It doesn’t feel final for me yet. I still kind of think we’ll have to be up and on the way again in the morning. As soon as I can get a domestic routine going the better. I need to start cooking and doing some housework and I’ll settle in fine. Our U-boxes are being delivered on Tuesday and we’ll really get to start moving in. It will be an adventure to move back in with my parents and we’ll have to get used to living together. I think it will go okay; the animals are going to have the hardest time living together! They’ve been growling and scrabbling at each other a fair amount, trying to suss out a pecking order. Hopefully they get it worked out soon. They’ve come pretty far already since my cat arrived two weeks ago, but things are still a little testy. I’m hoping we can smuggle our cat into our bedroom tonight so we can sleep with our kitty again. I really missed our kitty Sashimi!

Now that we’ve made it home, I should be able to post every day again. Stay tuned for my riveting updates on moving in to my parents’ house and trying to apply for Medicaid with only approximately 8 weeks to go on the pregnancy. And I will be keeping you posted on the status of our little one. My first appointment with my new doc is Monday. Please keep praying! Especially for her to stay in her hot tub as long as possible so I have time to get on Medicaid!

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Epic Road Trip: Denver, CO

So here we are in Littleton, CO which is just south of Denver.

Our move out of the apartment went well. Several of our friends came over to help carry down boxes and furniture, and fit the puzzle pieces into our four U-boxes. We finished loading the boxes around noon which was awesome! Then some other friends came over in the afternoon to help clean the apartment which was so helpful. We were able to leave the place on Saturday around 4:30pm. All that was left for us to do on Sunday was wait for the U-boxes to be picked up, then turn in our apartment keys. Everything went smoothly.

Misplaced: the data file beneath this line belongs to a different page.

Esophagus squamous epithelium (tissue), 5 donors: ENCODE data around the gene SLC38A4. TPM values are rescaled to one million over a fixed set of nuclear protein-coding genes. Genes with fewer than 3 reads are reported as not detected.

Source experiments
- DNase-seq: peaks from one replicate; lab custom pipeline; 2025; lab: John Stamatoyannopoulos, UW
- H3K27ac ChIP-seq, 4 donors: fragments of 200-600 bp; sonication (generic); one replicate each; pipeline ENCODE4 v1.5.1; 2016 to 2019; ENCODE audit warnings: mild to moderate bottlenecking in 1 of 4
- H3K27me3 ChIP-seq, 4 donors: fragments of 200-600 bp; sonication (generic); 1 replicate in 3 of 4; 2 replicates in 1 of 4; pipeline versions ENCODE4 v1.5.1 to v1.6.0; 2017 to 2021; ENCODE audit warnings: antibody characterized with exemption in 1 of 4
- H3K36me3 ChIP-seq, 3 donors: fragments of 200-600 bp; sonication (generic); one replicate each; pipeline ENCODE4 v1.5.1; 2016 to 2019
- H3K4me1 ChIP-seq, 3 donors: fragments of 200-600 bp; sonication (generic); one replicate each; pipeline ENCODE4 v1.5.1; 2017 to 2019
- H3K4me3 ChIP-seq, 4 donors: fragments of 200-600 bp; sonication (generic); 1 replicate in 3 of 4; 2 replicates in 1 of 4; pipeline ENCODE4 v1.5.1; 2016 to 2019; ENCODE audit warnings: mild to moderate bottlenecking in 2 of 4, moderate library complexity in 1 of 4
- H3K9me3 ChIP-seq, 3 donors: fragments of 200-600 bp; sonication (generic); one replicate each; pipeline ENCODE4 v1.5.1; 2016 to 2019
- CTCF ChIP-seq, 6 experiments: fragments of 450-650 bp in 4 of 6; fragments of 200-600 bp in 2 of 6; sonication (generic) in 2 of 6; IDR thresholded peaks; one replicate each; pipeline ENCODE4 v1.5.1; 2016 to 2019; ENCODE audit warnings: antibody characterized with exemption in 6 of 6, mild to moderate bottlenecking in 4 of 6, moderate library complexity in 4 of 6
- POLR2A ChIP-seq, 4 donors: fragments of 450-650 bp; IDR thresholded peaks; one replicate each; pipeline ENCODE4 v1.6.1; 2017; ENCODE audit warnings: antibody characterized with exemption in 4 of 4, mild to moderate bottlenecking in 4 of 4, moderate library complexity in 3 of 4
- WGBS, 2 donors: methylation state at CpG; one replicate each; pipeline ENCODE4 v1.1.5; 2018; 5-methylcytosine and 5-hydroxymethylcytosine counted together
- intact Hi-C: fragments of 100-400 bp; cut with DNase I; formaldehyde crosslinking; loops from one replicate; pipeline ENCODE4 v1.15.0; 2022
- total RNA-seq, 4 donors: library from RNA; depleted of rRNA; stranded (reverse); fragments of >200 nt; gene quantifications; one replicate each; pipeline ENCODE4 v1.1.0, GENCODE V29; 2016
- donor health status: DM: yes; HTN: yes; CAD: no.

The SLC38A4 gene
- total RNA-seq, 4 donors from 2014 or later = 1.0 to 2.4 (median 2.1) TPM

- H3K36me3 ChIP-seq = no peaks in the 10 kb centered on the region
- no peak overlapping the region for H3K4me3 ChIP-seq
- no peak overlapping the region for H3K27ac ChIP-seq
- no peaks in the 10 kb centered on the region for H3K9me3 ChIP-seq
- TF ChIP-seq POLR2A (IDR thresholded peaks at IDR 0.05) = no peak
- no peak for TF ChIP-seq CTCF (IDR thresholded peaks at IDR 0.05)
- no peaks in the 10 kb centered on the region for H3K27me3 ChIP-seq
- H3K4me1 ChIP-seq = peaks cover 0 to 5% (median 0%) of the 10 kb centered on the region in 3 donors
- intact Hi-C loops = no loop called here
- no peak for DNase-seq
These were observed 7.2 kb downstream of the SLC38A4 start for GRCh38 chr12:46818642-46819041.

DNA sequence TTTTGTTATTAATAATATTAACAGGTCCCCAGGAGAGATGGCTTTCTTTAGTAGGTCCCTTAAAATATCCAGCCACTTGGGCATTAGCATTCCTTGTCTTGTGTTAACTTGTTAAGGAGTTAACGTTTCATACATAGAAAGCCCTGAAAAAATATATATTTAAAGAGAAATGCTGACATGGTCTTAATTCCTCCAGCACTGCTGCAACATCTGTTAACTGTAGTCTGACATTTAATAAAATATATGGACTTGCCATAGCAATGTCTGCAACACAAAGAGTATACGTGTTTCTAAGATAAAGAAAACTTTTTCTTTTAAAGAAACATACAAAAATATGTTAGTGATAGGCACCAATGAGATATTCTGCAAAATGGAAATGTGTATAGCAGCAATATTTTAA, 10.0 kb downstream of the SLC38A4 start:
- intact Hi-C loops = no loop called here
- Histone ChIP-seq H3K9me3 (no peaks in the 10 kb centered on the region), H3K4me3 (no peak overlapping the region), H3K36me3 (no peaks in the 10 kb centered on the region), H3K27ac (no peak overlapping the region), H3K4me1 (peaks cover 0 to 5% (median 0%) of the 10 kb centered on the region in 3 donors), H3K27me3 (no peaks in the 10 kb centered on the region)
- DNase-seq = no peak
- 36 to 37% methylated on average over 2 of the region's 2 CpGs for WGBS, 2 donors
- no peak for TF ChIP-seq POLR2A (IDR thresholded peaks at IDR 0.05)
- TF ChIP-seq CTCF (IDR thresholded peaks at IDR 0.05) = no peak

The guys loaded up the boxes like 3-D puzzles.

The guys loaded up the boxes like 3-D puzzles.

It's really crammed in there.

It’s really crammed in there.

On Monday, we had a last minute doctor’s appointment which really had me nervous. I was afraid they would tell me I can’t go on a two week road trip. But everything was fine. They told me the only thing I needed to be concerned about was if I can’t feel baby movements like I normally do. So far so good. One piece of great news: at the appointment our baby’s head was finally tilted toward down! Hopefully she stays that way until birth. That will really increase my odds of avoiding a c-section.

So we made it through the first leg of our journey and we are officially on the road. We had good driving conditions for almost the whole trip yesterday. We only drove into snow about 5:00pm when we got to Colorado Springs. It did snow here all night, but I don’t think any more precipitation is forecast for the next couple days. Stephen was just wonderful in the car. He was able to entertain himself pretty well with his basket of toys, and we stopped at a couple playgrounds along the way so Stephen could run around a little before getting back in the car. He took a little nap too.

We are having a nice lazy visit with our friends here. I think we might go out and visit the local Ikea after lunch since I’ve never been to one. I know, that’s a strange family outing, but I think it will be fun. Tomorrow we head out again, just a short trip up to the Abbey of Saint Walburga just north of Fort Collins, CO. We’ll visit the nuns for a day before our next long leg of driving on Thursday.